This sonata (WeissSW No. 7, London) is one of a new series of eight sonatas by Silvius Leopold Weiss arranged for the first time for guitar and published by Metropolis Music.
Sonata V is among the first sonatas composed by Weiss. The autographed manuscript is dated 1706. Weiss was only 20 years of age and at the beginning of his career. The Sonata has the classic French structure of a Suite consisting of six movements: an opening Allemande, followed by a Courante, a Gavotte, a Sarabande, a Menuet and ends with a Gigue. There are two more or less complete manuscript copies of this sonata; one in the British Library in London (Ms. Add. 30387), and one in the Sächsisches Landesbibliothek in Dresden (as Suite XXXI). The Dresden Manuscript is full of mistakes and is missing a Menuet. There are a few concordant copies of isolated movements in the Bibliothèque National in Paris (Allemande), and in the Harrach Manuscripts in Rohrau, Austria (Courante and Gigue). I have chosen the London Manuscript as the main source for this Edition because of its completeness and coherence. Some of the details, however, are borrowed from the Dresden version.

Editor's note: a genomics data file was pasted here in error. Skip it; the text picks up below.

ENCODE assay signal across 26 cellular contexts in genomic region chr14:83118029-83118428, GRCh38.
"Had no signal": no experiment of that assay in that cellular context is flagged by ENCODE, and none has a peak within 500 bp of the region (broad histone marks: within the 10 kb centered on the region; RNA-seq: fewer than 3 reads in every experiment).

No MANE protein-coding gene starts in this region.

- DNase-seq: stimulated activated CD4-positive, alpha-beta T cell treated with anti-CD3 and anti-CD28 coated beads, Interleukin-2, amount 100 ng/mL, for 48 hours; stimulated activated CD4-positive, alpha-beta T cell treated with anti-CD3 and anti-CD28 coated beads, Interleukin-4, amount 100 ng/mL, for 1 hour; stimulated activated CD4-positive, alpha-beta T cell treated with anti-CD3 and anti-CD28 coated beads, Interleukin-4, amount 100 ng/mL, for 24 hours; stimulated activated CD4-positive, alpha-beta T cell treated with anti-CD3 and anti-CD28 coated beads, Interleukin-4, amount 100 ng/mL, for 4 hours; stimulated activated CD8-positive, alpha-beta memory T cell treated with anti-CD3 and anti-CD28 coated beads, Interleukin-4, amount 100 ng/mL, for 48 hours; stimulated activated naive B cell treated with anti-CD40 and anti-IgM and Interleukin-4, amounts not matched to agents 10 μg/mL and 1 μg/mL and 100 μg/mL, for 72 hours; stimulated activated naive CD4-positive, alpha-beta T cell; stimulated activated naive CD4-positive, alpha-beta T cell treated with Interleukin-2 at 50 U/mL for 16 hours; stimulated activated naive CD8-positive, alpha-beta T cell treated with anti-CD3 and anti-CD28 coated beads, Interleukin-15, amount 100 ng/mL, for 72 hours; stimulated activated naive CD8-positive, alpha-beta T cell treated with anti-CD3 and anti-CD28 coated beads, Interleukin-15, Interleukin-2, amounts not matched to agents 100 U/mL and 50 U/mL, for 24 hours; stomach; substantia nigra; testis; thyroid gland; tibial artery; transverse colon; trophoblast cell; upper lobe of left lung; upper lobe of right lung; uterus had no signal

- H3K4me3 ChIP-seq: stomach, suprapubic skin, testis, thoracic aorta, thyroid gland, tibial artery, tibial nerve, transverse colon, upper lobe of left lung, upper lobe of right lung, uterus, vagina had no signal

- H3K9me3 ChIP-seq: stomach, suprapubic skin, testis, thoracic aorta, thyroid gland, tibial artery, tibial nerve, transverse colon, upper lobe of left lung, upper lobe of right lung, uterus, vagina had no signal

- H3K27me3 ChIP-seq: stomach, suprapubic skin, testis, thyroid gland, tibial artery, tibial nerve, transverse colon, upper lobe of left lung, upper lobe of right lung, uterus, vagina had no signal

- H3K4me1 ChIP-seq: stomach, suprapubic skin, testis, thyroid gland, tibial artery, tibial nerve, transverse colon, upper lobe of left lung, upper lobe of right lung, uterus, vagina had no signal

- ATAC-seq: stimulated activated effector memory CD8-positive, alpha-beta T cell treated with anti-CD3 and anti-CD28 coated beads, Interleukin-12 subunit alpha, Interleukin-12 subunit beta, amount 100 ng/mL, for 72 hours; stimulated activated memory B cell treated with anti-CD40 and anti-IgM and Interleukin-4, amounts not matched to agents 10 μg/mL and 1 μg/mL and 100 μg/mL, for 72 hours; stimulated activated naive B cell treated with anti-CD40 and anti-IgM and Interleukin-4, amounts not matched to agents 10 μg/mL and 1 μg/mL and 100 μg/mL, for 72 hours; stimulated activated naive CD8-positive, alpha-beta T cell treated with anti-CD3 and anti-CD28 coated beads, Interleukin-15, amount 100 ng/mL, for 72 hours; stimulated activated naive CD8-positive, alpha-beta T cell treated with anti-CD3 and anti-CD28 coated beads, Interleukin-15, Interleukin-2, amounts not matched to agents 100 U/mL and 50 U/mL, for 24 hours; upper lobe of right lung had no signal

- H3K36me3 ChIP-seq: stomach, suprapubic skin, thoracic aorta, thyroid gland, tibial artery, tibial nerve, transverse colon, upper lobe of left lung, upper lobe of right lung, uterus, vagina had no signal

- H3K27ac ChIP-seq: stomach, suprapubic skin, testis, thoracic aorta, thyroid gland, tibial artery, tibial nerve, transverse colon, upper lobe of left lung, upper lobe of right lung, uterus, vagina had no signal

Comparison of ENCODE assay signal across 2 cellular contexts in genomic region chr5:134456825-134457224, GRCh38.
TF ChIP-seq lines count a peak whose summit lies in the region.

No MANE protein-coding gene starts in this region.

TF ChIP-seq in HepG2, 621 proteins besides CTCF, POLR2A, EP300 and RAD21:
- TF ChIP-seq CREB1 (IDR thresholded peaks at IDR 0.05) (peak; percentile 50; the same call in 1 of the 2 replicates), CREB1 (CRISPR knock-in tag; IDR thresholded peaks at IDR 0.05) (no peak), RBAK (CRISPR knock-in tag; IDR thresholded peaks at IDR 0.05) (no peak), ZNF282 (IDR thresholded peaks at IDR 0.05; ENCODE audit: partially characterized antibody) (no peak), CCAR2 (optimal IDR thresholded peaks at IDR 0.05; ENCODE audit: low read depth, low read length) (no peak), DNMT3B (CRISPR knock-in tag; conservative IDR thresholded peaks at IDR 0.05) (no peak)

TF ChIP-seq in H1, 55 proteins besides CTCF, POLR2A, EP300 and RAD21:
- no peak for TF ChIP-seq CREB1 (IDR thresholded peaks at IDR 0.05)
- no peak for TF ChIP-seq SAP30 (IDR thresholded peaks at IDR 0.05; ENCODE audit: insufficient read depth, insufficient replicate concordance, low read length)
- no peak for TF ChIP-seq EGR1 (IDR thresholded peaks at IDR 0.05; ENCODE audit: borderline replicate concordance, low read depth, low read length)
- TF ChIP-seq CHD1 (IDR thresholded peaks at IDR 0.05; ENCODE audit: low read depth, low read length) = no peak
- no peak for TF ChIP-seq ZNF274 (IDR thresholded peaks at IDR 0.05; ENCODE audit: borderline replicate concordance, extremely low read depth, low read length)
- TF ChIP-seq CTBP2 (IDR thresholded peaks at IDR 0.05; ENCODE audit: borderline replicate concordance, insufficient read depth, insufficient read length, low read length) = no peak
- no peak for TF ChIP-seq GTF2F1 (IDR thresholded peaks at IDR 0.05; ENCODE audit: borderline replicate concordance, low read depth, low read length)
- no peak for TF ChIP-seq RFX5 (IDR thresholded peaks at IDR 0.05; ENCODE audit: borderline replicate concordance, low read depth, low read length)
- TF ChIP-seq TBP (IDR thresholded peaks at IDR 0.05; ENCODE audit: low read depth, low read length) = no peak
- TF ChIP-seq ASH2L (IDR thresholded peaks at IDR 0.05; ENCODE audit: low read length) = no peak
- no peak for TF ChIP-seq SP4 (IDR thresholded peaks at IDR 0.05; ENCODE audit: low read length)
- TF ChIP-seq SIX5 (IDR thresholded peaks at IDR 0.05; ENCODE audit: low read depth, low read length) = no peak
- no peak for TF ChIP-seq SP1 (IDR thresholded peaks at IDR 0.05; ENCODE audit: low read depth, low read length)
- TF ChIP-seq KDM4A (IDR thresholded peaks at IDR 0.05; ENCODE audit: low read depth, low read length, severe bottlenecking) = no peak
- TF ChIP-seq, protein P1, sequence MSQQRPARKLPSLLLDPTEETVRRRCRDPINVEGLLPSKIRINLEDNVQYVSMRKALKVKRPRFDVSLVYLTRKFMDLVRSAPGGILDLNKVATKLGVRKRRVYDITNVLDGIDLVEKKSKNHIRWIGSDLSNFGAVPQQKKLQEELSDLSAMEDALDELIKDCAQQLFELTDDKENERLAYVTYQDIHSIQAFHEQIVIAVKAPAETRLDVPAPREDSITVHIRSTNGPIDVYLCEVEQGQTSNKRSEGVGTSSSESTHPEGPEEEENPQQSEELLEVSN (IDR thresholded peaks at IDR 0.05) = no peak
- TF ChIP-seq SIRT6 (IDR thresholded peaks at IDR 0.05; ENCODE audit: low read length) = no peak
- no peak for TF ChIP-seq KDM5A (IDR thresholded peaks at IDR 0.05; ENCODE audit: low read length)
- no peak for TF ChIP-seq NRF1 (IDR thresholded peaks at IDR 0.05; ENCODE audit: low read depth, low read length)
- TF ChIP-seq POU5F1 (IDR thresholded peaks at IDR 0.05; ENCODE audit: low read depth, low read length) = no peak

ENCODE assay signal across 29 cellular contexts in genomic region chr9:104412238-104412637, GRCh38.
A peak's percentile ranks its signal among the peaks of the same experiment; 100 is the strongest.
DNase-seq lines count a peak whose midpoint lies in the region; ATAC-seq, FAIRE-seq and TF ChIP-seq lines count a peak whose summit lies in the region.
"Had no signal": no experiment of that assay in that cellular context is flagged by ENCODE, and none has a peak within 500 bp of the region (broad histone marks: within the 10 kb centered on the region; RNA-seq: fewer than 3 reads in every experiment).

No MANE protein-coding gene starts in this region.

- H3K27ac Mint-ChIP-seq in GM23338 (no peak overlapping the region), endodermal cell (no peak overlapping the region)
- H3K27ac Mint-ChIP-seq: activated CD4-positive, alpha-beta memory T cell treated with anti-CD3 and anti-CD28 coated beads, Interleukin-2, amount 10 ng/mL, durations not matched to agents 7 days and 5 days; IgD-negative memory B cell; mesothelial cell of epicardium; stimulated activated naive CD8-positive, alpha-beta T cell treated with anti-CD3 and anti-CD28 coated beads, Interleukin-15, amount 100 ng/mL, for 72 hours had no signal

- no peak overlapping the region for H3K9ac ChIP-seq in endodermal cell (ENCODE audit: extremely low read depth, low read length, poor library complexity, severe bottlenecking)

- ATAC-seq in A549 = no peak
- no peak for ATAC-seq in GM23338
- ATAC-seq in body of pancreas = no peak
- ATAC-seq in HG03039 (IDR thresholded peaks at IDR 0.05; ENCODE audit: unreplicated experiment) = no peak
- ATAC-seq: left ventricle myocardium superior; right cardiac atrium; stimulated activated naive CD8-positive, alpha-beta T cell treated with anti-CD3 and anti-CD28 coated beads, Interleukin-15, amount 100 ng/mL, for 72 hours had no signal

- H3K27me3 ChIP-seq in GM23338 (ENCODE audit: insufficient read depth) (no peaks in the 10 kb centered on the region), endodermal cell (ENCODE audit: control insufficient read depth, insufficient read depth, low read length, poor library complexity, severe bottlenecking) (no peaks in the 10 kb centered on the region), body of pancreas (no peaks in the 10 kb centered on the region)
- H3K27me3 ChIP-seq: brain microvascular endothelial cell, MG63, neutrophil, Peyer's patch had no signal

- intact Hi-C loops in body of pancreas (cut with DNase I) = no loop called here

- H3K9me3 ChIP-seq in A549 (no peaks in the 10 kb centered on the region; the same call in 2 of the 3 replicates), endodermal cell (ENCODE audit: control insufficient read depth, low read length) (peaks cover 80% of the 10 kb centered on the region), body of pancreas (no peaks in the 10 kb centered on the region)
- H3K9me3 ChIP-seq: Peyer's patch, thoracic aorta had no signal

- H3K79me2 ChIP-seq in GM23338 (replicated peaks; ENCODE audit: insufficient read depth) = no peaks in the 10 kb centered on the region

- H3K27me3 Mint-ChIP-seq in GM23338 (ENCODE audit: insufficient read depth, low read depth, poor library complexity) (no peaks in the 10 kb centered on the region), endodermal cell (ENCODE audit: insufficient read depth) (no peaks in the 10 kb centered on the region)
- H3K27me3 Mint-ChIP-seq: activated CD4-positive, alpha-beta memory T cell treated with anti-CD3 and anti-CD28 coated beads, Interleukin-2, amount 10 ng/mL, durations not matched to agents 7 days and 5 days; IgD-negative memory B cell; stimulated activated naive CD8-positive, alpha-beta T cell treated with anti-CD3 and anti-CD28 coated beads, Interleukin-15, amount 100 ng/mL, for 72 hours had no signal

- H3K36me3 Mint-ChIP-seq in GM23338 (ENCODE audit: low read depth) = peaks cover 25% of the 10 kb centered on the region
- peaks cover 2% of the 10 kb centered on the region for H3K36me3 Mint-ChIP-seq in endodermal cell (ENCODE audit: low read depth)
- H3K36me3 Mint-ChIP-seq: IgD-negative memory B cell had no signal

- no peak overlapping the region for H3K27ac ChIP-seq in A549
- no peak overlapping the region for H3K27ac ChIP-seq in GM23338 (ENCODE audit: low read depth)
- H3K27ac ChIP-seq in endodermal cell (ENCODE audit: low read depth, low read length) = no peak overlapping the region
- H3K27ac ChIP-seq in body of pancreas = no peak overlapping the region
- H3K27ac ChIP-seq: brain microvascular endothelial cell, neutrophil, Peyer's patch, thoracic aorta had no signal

Originally, the Sonata is written in C minor, a key appropriate for playing a Baroque lute tuned in D minor. However it is rather awkward with the guitar. For ease and effectiveness of playing, I have transposed the Sonata a minor second lower to B minor. To create more concordance with the baroque tuning of the lute, the G string is lowered by a semitone to F sharp. To achieve the original pitch a capodastro should be used on the first fret, if based on the present standard of A at 440 Hertz. However, during Weiss’s lifetime, it was more common in many parts of Germany to use a standard of A at 415 Hertz -‐ a semitone lower. So, to hear the pitch heard by Weiss and his contemporaries, no capo should be used.